Development of the vehicle began with the 1999 EB 18/4 "Veyron" concept car. Introduced at the Tokyo Motor Show, it was similar in design and appearance to the final Veyron production car. One major difference was the EB 18/4's use of a W18 engine with three banks of six cylinders. The Veyron's head designer was Hartmut Warkuss with exterior designed by Jozef Kabaň of Volkswagen rather than Giorgetto Giugiaro of ItalDesign who had handled the three prior Bugatti concepts.
VW chairman Ferdinand Piëch announced the production Veyron at the 2000 Geneva Motor Show. It was promised to be the fastest, most powerful, and most expensive car in history. Instead of the W18, the production model would use a VR6/WR8-style W16 engine. First seen in the 1999 Bentley Hunaudieres concept car, the W16 would get four turbochargers, producing a quoted 1001 horsepower (see engine section for details on the power output). Top speed was promised at 403 km/h (250.4 mph), and pricing was announced at €1 million (US$1.3 million at the time).
Development continued throughout 2001 and the EB 16/4 Veyron was promoted to "advanced concept" status. In late 2001, Bugatti announced that the car, officially called the Bugatti Veyron 16.4, would go into production in 2003. However, the car experienced significant problems during development. Achieving the required high-speed stability was difficult - one prototype was destroyed in a crash and another spun out during a public demonstration at the Monterey Historics event in Mazda Raceway at Laguna Seca. Production of the Veyron was delayed pending resolution of these and other issues.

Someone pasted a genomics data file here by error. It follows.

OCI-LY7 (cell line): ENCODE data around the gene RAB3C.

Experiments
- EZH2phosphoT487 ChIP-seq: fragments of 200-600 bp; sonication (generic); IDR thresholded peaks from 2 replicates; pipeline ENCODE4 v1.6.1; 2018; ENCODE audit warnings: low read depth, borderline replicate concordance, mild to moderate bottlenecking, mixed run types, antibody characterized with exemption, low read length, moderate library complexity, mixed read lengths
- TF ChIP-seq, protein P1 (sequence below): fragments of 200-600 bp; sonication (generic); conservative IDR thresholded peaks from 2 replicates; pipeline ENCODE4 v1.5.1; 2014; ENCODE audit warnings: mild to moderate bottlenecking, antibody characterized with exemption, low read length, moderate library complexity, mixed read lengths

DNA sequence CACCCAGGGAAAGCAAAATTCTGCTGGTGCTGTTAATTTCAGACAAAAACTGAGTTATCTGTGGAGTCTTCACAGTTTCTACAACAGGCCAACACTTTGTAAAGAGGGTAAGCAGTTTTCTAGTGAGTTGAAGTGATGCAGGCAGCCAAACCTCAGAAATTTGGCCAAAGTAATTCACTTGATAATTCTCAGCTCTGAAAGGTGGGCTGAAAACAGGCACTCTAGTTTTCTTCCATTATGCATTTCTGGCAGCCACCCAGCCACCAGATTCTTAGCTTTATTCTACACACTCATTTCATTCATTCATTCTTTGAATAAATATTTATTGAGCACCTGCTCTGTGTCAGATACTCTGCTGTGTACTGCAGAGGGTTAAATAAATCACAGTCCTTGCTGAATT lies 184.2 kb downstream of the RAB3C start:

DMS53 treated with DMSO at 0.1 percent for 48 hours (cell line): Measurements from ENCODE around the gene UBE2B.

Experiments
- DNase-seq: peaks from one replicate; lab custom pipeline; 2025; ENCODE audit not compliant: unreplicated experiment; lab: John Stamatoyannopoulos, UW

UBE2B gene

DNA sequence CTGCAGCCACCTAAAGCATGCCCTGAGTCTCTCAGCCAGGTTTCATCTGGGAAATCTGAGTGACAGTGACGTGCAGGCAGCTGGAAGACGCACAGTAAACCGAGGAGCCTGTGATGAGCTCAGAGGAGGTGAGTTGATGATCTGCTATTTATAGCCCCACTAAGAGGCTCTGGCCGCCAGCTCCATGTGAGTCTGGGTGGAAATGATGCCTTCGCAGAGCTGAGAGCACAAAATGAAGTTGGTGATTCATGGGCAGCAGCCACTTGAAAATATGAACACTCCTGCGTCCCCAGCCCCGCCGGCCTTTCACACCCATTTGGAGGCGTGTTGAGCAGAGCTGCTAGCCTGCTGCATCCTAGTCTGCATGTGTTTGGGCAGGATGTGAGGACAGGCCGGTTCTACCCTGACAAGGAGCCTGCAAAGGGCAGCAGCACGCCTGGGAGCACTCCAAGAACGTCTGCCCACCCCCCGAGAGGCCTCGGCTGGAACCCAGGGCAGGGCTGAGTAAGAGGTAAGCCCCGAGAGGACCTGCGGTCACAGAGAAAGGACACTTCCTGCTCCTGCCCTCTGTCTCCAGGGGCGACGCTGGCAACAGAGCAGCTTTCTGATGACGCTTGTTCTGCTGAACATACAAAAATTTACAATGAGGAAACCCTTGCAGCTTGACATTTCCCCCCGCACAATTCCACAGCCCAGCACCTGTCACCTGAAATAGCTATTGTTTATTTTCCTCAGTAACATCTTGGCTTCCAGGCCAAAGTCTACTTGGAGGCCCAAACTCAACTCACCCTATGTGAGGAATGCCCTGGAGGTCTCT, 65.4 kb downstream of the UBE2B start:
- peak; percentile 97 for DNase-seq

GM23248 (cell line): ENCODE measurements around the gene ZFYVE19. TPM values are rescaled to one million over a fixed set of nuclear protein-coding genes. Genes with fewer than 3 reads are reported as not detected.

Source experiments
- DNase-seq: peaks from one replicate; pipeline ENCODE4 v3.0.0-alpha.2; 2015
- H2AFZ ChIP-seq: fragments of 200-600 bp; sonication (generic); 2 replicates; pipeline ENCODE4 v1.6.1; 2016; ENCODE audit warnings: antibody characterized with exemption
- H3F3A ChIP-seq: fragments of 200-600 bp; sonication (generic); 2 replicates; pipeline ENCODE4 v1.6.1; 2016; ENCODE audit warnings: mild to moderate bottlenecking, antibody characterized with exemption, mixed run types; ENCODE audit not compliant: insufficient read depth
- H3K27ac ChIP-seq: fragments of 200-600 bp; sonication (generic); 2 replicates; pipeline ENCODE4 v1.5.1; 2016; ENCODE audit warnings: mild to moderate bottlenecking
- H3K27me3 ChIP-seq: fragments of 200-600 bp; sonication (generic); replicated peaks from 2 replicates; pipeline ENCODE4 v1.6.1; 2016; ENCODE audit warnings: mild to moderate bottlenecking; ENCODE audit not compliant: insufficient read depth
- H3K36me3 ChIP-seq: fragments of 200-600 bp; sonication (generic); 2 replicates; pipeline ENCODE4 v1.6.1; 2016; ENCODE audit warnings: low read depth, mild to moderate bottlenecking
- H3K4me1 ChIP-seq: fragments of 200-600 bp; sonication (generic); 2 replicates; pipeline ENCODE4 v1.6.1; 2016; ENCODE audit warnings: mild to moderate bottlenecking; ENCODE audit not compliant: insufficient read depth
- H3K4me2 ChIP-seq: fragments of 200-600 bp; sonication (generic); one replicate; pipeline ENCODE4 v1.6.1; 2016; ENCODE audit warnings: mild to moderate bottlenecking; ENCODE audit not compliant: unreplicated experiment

Piëch retired that year as chairman of the Volkswagen Group and was replaced by Bernd Pischetsrieder. The new chairman promptly sent the Veyron back to the drawing board for major revisions. Neumann was replaced as Bugatti president by Thomas Bscher in December 2003, and substantial modifications were made to the Veyron under the guidance of former VW engineer, Bugatti Engineering head Wolfgang Schreiber.
After the release of the car, it has been reported that while each Veyron is being sold for £840,000, the production costs of the car are approximately £5 million per vehicle. This is not the price to produce one vehicle, but rather the cost of the entire Veyron project divided by the number of vehicles produced at that time. As Bugatti, and therefore Volkswagen, are making such a loss, it has been likened by automotive journalist Jeremy Clarkson and his Top Gear program team in their story on it to the Concorde, in that both were test-beds for advancements in technology and developed as exercises in engineering rather than profit.
In the case of the Veyron, it will be several years before Volkswagen will be able to see if their investment in developing ground-breaking technology has paid off. One key measure is how much (if any) of the technology developed for the Veyron finds use in mass-produced cars.